Exercise can help us sleep better and reduce our risk for chronic disease—but does it matter when you do it?
New research on mice from the University of California, Los Angeles’s Brain Research Institute suggests that exercising during the daytime can improve your sleep and reduce your risk for health problems that are associated with a
disrupted internal clock, like fatigue during the day, difficulty sleeping, weight gain, and dysfunction of the cardiovascular and immune systems. What they did not find, as some media outlets reported, is that the afternoon is the best time to exercise in order to reap these benefits.
Researchers observed several groups of mice running in their wheels. Some were otherwise healthy and some were bred to have a malfunctioning internal clock, or circadian timing system. Some mice could run whenever they wanted, while others only had access to the wheel at the mouse equivalents of morning and afternoon (they’re nocturnal). Exercise improved the functioning of the internal clock in all of the mice, but in the mice with “broken” clocks, the effect was more pronounced in the afternoon.
Lead author Christopher Colwell, Ph.D., who has studied circadian rhythms for 30 years, says that our brain’s internal clock governs most aspects of our behavior and physiology by telling our cells what time it is and what they should be doing, like maintaining organ function (daytime) or going into repair
mode (nighttime). Aging, nervous system diseases, and exposure to artificial light at night can all disrupt our circadian rhythm and, he says, “disruption of the clock has profound influence throughout the whole body.”
Colwell says this study raises the possibility that there may be a difference in how exercise in the morning versus the afternoon affects the clock in humans, but he’s not aware of any literature on that premise.
“I’ve been getting some emails from people who exercise in the morning and they feel great and they’re saying ‘Well, should I change that?’ Absolutely not,” he says.
“Right now, we feel comfortable saying that exercise during a human’s daytime would be beneficial, while the same exercise during the normal sleep time would be disruptive to these rhythms.”
This study, which appears in the Journal of Physiology, did not
examine the effects of late-night exercise, but unpublished results from Colwell’s lab show that working out at the equivalent of 11pm disrupts the clock.
Colwell says that sweating in the morning and late afternoon and maybe even the early evening are perfectly fine, but he says, “I would caution, as I have observed anecdotally, that if your only option is exercising at midnight, you might want to skip it that day.” It can affect your sleep and throw off the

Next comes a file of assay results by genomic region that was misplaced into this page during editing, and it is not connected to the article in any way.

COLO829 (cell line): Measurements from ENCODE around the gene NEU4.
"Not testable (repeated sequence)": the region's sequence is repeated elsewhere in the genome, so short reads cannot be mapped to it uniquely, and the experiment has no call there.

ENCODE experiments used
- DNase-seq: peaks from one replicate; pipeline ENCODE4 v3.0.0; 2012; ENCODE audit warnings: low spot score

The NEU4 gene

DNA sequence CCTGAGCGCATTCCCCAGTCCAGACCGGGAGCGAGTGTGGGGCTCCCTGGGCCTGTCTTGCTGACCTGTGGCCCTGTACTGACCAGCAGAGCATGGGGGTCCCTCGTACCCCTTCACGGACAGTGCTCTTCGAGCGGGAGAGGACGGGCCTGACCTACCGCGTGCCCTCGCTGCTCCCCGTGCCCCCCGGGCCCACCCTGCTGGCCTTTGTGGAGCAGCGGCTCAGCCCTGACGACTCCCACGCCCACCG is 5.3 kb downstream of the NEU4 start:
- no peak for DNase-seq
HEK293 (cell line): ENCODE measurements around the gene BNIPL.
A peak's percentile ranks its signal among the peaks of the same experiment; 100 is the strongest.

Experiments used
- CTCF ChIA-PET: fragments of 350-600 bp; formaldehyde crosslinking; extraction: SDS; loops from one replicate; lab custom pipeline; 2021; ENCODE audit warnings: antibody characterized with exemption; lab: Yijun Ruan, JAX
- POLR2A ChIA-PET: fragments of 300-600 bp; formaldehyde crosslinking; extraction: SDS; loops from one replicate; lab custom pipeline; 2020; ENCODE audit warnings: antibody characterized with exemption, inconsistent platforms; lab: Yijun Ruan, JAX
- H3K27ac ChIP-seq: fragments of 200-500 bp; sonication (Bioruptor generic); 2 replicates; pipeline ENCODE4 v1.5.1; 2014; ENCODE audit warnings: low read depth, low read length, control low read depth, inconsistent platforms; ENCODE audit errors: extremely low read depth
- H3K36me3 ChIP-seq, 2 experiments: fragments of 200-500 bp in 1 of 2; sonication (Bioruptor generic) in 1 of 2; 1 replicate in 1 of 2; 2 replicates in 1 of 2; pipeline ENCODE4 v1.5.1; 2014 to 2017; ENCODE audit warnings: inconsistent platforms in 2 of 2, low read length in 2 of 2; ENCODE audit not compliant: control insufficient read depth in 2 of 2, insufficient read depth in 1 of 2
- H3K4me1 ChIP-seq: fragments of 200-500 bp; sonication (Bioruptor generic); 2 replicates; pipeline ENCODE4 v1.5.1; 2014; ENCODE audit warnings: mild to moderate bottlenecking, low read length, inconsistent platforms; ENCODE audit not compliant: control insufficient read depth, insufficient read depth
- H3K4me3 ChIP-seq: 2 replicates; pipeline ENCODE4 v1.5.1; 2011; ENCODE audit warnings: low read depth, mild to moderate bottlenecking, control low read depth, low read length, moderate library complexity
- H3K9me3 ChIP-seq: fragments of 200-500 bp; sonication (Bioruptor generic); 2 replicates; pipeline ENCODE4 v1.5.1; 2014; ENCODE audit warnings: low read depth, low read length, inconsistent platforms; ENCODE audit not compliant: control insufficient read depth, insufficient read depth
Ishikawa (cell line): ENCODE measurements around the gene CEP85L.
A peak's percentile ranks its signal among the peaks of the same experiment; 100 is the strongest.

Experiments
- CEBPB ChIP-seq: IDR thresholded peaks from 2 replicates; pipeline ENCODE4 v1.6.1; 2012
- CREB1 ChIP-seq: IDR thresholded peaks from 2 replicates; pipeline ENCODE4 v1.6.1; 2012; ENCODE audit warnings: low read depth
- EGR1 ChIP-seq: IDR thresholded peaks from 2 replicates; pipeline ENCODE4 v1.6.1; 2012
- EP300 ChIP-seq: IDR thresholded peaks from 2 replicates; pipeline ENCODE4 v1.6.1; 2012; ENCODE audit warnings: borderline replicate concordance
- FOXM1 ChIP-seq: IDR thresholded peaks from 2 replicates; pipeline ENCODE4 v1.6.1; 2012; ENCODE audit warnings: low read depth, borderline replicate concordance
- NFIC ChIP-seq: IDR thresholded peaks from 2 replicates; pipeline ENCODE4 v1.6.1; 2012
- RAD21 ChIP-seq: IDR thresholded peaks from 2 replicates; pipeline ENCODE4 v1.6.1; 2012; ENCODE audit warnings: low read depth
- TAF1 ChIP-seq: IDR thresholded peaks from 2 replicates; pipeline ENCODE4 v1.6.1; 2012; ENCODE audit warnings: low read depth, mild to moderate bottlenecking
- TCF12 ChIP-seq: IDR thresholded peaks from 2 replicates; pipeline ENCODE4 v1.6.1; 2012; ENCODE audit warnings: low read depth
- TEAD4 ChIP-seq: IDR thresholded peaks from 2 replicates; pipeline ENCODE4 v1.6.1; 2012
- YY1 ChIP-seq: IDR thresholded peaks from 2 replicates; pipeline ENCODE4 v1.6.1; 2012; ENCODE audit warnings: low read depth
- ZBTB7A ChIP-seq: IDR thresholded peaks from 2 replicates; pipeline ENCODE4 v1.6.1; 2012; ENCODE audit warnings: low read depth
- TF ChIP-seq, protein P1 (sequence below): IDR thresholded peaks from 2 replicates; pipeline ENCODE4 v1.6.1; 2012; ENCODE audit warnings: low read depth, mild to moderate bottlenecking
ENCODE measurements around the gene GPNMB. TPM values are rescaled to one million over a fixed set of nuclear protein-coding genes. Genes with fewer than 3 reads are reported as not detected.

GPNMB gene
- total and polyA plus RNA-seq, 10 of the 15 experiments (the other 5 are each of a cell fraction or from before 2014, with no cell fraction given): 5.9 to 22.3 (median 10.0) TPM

clock: We get sleepy when our internal body temperature starts to decline and vigorous exercise causes a spike in core temperature, which delays the process.
via Women's Health Magazine
Don’t let watery eyes and a runny nose keep you from a spring workout. Avoid the pitfalls of allergy season with these expert tips.
1.)Reschedule Your Workout. Exercising in the AM makes you more likely to stick with your workout routine, according to various studies. But the prime time for fitness is also the worst time for your outdoor allergies. Generally, pollen counts peak in the morning between 6 AM and 10 AM, says Frederick M. Schaffer, MD, chief medical officer of United Allergy Services. Unless you can get yourself in the habit of rising with the sun, consider moving your run to lunchtime or immediately after work. “Trees don’t like to pollinate when it’s very warm out,” says Paul Ehrlich, MD, a fellow of the American Academy of Allergy, Asthma & Immunology and the American College of Allergy, Asthma & Immunology. “During the day pollen is less of a problem—but in the mornings and evenings when it’s cool and there’s a breeze, the pollen just goes crazy.”In addition to avoiding peak times, regularly check your local weather forecast for days when the pollen count will be particularly high—and have a backup plan ready. Consider heading to the gym or hitting the pool when the pollen count reaches more than 900 grains per cubic meter (high)—and definitely stick with indoor workouts when the count hits 1,500 grains per cubic meter (very high).